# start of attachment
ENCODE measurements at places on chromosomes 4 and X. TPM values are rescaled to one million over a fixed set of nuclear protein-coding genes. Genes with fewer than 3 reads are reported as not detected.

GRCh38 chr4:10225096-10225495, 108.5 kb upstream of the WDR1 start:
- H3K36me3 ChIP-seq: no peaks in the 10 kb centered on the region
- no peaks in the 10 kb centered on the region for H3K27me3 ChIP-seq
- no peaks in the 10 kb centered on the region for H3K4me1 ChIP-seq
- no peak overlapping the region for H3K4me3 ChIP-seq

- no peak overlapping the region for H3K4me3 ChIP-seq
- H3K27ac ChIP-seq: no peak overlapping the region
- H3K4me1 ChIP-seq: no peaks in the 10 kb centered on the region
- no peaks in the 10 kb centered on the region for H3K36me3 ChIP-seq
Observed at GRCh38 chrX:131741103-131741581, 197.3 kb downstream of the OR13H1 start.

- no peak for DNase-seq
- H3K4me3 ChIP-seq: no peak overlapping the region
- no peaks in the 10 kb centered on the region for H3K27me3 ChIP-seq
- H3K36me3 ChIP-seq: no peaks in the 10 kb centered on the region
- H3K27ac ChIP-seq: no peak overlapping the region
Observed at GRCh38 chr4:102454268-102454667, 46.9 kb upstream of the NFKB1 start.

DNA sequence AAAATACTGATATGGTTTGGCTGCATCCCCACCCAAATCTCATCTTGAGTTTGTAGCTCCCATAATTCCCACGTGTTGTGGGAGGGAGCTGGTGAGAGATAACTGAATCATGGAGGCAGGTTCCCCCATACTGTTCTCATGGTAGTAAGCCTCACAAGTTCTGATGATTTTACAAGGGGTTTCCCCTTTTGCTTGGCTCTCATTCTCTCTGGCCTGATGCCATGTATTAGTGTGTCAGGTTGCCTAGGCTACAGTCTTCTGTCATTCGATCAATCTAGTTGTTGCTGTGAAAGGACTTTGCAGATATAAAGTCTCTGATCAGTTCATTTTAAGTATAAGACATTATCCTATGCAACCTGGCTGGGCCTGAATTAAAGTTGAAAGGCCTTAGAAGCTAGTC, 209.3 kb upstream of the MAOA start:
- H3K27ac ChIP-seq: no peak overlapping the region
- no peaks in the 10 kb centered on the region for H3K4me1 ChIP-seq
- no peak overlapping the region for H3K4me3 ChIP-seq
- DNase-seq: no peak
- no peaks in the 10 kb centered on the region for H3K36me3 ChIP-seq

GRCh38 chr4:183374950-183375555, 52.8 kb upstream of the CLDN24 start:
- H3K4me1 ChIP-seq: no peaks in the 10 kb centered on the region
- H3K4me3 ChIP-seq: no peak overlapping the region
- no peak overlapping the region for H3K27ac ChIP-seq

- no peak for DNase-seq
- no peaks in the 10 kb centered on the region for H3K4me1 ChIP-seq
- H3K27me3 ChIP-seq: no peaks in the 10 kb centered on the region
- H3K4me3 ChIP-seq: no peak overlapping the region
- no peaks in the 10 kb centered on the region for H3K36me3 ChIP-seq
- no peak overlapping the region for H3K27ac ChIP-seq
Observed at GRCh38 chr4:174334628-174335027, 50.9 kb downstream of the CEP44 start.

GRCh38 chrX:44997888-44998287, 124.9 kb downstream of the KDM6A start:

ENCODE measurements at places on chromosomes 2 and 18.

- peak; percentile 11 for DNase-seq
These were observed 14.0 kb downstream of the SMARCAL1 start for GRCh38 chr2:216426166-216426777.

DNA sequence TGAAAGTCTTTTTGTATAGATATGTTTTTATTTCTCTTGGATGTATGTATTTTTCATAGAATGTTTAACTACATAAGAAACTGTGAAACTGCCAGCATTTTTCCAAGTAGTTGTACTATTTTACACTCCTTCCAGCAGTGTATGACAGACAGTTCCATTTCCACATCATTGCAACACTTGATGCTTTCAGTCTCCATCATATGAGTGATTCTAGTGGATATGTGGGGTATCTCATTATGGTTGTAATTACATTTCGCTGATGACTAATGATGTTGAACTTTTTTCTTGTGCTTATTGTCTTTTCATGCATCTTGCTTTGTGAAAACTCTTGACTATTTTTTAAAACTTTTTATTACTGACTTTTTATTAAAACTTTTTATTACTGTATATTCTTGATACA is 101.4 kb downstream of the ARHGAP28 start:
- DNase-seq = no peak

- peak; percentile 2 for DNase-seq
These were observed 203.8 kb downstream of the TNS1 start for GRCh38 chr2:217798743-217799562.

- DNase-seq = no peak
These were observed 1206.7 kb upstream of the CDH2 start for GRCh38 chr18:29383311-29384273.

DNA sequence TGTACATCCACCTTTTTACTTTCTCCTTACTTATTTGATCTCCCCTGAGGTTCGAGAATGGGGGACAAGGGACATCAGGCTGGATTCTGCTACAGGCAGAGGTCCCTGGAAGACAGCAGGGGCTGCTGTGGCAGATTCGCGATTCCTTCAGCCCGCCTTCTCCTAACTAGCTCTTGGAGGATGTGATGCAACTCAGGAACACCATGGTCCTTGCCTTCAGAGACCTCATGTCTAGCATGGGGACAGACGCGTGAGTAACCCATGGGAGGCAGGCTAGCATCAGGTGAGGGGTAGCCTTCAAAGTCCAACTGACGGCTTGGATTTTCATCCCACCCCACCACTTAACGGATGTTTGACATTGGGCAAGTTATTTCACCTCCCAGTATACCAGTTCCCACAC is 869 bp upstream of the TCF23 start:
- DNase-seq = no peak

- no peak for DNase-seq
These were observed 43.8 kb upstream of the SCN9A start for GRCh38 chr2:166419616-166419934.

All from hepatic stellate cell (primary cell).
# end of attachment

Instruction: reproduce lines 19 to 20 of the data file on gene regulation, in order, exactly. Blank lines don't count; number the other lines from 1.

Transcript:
- H3K27ac ChIP-seq: no peak overlapping the region
- no peaks in the 10 kb centered on the region for H3K4me1 ChIP-seq